Functionalist Perspective of Family

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What Is The Ideal Structure Of Family According To Functionalists?

  • They see the nuclear family structure as the most functional for the needs of individuals and society. 
  • George Murdock argues: "No society has succeeded in finding an adequate substitute for the nuclear family to which it might transfer its functions."
  • Other functionalists are more cautious in embracing the notion of the universality of the nuclear family. 
  • Goode argues that the nuclear family should be seen as an ideal type and that not all families can be reduced to this structure. 
  • Parsons argues that the structure of the family adapts to the needs of society - particularly the economy. He argues that whereas the extended family was typical in pre-industrial society, the isolated nuclear family has become dominant in industrial society. He sees such a nuclear family as 'best fitting' the needs of individuals and the industrial economy.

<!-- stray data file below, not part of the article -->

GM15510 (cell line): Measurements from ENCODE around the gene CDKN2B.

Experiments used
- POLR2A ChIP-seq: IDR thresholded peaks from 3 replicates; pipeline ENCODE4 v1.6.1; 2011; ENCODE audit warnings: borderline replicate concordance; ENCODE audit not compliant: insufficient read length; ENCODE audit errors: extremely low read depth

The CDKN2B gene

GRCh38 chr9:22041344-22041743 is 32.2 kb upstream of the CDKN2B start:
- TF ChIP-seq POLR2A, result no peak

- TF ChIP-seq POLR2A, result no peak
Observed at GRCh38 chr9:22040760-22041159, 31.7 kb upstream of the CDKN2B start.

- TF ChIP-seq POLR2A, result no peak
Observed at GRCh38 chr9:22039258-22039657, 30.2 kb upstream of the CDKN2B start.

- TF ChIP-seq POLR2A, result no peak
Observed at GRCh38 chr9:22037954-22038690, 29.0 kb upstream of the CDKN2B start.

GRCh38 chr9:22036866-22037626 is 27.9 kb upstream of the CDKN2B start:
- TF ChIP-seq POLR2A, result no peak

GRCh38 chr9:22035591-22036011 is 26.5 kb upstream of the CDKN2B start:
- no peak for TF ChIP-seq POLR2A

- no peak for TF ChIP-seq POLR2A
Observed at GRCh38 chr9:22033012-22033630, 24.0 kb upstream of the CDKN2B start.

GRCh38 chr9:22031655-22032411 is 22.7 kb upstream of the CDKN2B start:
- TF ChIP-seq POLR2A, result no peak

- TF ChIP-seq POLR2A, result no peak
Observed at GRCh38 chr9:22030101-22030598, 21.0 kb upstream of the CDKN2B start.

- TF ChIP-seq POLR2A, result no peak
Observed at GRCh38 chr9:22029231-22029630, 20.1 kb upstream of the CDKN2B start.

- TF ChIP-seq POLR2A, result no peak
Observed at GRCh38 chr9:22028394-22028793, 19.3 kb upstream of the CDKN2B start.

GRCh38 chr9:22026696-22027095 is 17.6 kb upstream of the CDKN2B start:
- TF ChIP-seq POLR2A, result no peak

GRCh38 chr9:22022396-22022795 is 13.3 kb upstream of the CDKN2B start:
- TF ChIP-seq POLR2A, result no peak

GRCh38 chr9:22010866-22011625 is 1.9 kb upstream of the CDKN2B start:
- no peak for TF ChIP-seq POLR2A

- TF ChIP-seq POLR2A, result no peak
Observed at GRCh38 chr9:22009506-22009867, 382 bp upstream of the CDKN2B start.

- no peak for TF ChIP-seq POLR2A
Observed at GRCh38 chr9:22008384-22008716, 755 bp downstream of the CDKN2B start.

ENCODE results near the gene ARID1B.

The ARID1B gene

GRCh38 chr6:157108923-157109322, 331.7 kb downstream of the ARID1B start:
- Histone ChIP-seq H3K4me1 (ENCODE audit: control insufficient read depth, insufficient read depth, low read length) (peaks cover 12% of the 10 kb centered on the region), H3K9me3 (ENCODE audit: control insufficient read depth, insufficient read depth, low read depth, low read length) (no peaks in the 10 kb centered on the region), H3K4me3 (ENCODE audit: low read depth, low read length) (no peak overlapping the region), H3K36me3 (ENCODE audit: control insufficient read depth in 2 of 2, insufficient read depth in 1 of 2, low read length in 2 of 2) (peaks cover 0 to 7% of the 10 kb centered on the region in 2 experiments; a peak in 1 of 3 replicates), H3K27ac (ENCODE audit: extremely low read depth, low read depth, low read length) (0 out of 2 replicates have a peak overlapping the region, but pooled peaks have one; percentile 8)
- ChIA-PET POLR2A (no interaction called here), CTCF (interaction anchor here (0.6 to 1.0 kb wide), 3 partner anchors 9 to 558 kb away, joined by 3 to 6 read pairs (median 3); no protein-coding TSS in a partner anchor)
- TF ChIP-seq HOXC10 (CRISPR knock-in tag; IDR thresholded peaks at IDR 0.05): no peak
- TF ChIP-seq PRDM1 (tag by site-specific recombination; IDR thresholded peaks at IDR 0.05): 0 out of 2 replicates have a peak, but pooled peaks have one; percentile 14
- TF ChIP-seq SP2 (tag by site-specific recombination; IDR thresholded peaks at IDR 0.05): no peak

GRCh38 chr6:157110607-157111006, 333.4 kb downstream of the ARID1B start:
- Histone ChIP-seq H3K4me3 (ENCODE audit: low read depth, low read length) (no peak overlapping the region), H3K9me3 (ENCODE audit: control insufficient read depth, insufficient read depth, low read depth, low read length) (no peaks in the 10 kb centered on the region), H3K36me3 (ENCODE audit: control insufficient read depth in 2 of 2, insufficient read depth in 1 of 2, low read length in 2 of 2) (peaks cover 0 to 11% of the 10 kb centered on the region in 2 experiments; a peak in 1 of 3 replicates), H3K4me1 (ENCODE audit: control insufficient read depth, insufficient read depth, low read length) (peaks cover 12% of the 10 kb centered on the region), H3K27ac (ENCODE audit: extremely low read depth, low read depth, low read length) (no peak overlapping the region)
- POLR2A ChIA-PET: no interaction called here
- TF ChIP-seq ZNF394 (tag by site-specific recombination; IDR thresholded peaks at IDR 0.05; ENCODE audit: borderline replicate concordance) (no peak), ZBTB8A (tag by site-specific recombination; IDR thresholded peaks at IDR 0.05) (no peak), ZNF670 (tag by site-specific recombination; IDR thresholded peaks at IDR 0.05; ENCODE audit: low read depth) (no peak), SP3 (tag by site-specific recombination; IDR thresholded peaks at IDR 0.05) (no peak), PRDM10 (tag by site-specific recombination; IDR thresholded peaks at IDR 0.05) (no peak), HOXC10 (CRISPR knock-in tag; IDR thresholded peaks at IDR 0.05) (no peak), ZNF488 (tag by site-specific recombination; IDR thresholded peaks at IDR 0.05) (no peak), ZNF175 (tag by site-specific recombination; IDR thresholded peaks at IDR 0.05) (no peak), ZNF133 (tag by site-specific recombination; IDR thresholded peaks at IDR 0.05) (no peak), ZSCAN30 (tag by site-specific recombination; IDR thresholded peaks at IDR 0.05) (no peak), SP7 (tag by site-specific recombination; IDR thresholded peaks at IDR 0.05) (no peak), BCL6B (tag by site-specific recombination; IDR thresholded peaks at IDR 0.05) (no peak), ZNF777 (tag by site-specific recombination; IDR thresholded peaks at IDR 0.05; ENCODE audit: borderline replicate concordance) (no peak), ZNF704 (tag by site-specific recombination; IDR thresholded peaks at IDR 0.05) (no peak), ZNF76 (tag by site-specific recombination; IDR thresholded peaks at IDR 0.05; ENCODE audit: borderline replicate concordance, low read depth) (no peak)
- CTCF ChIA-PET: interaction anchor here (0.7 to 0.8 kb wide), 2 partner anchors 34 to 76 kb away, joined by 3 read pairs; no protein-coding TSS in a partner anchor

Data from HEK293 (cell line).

• Parsons draws a distinction between the public world of work and the private sphere of the family. 
  • The positive embracing of this public/private split is a key theme in the functionalist approach to the family. 
  • Lasch goes as far as saying that "the private world of the family is a haven in a heartless world."

What Are The Ideal Roles Within The Family According To Functionalists?

  •  A key assumption within functionalism is that there is a biological imperative for differences between men

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